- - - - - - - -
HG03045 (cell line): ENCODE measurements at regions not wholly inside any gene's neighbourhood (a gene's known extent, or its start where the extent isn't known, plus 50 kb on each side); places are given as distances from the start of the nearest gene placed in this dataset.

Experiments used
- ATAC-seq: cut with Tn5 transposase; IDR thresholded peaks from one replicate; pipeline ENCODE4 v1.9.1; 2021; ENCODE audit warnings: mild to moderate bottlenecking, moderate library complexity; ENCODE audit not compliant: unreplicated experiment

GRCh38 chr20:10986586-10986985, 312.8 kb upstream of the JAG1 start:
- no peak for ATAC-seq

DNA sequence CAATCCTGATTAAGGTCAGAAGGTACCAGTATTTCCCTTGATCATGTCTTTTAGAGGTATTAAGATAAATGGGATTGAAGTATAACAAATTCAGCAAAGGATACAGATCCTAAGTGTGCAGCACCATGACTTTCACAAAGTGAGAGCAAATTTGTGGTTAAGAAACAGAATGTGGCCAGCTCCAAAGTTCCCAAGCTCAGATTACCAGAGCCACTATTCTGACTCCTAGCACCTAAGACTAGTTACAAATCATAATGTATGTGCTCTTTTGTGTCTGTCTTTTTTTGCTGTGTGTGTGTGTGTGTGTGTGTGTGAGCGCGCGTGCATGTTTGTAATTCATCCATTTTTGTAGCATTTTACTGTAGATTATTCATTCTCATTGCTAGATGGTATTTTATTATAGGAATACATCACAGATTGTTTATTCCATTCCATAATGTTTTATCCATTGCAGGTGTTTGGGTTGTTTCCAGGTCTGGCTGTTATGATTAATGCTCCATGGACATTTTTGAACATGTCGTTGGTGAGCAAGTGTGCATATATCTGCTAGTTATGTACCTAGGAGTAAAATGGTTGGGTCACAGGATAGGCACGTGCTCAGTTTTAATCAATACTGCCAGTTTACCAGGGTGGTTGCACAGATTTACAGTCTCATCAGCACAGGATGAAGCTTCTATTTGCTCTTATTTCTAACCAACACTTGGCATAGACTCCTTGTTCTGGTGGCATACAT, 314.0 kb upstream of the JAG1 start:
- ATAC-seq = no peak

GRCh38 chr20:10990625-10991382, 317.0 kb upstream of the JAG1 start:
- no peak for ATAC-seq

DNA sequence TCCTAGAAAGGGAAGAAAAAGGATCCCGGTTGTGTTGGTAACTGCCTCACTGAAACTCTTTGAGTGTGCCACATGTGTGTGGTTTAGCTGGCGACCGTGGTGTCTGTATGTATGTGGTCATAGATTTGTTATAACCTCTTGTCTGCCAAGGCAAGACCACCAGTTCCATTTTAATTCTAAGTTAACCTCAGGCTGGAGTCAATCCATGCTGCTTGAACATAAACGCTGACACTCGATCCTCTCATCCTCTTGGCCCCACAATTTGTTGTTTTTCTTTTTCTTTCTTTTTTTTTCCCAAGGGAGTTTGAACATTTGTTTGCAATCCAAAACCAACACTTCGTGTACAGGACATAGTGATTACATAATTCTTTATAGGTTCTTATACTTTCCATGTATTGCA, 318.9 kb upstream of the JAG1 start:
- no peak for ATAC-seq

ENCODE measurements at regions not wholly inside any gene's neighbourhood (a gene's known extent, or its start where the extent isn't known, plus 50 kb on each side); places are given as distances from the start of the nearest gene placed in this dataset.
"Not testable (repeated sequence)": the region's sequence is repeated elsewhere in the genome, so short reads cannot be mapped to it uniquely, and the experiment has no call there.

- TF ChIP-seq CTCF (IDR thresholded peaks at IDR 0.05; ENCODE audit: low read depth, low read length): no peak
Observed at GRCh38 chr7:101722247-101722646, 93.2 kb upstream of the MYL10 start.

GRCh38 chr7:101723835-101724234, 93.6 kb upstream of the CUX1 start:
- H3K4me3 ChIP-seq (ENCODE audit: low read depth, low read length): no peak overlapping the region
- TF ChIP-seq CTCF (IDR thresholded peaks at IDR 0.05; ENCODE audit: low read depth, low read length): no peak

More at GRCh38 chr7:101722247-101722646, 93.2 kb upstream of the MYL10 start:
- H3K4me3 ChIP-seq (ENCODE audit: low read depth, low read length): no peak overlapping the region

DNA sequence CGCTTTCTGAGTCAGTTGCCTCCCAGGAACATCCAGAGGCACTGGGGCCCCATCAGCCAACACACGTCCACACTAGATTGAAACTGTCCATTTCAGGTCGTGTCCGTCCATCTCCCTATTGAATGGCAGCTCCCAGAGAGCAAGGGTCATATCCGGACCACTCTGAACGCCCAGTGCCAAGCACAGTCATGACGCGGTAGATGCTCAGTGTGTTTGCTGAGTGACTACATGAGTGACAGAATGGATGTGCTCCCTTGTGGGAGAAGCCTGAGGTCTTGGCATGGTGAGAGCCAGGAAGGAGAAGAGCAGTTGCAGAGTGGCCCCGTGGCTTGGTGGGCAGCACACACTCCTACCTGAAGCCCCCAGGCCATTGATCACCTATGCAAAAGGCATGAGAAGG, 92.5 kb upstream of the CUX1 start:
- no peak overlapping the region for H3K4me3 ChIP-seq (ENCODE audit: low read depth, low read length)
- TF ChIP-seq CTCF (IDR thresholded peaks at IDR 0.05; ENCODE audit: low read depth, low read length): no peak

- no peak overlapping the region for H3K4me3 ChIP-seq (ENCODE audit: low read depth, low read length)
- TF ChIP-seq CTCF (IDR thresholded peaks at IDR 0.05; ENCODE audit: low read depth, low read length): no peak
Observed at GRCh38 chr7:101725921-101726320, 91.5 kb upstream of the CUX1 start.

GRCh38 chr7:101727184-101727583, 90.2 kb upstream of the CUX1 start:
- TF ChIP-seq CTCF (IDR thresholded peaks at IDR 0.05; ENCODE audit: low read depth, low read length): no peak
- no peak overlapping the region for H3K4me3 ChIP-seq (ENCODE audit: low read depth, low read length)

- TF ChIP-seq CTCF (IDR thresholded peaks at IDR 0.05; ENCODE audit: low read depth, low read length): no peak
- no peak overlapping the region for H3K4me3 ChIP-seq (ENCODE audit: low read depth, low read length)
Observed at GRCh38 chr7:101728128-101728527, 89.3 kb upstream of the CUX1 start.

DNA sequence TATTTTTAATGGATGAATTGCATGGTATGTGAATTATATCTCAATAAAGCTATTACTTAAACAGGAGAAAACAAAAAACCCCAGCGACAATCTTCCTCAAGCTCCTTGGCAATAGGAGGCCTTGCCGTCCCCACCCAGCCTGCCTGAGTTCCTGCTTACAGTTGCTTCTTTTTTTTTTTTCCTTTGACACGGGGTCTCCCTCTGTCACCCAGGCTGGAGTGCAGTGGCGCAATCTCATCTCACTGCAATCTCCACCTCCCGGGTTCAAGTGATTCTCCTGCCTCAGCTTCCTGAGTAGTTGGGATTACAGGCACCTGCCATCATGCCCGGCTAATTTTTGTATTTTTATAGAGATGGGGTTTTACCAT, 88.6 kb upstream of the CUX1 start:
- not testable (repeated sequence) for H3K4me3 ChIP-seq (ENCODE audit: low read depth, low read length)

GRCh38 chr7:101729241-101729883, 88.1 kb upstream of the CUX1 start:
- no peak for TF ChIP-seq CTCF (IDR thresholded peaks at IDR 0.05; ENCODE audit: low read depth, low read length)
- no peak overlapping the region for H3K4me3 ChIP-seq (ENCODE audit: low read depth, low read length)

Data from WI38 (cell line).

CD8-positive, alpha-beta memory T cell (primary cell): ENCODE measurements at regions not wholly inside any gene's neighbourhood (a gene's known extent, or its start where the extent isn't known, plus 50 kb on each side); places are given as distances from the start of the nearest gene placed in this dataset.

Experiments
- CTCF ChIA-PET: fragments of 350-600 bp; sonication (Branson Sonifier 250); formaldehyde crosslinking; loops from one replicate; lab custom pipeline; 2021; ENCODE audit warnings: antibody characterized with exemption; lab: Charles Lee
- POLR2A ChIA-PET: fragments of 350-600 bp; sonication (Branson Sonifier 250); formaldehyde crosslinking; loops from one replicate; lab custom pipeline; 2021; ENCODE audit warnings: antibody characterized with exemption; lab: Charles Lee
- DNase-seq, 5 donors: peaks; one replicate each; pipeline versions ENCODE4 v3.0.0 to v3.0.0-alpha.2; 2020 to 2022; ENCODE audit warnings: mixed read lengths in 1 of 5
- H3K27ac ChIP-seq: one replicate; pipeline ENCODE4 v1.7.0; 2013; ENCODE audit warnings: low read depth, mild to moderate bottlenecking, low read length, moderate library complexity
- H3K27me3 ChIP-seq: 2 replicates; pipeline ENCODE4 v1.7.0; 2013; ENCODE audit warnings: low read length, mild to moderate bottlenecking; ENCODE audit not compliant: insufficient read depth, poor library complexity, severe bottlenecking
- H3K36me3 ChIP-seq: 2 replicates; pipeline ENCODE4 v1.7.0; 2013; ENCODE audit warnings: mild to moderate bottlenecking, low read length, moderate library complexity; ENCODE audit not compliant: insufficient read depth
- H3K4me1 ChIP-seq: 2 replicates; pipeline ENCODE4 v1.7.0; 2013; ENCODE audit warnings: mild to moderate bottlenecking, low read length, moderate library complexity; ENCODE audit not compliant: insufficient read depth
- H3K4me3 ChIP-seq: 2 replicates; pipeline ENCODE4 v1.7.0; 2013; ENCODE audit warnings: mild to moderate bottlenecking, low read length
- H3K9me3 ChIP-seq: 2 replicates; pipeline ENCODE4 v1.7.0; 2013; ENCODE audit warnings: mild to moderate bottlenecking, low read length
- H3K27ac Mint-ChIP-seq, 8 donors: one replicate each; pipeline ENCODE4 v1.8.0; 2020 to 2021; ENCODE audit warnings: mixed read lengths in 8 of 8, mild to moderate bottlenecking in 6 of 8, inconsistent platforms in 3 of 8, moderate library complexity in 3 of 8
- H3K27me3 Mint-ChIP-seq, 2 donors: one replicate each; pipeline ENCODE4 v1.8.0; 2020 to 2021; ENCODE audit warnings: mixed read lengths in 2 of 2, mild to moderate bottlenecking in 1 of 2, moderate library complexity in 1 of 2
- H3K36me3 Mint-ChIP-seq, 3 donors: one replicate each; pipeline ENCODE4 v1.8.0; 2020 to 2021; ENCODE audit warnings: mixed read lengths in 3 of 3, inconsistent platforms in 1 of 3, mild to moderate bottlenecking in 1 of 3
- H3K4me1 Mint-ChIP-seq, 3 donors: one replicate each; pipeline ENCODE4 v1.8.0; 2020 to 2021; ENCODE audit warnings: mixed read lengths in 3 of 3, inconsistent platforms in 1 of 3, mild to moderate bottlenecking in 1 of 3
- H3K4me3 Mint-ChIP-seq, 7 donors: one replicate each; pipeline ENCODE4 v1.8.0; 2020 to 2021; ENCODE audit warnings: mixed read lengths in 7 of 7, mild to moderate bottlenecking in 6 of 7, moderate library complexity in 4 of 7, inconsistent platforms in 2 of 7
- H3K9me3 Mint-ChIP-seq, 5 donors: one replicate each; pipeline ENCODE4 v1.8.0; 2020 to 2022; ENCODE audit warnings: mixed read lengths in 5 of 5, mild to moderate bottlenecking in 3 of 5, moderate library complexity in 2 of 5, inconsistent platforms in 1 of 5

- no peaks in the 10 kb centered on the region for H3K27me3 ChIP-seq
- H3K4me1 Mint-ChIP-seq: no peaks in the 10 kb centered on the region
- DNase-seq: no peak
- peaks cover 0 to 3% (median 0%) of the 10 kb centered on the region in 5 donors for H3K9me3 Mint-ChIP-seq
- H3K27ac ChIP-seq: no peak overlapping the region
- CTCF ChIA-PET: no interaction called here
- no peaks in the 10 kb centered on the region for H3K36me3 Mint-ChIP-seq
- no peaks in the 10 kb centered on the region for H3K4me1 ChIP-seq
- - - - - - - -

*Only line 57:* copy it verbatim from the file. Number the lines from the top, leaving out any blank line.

- H3K4me1 Mint-ChIP-seq: no peaks in the 10 kb centered on the region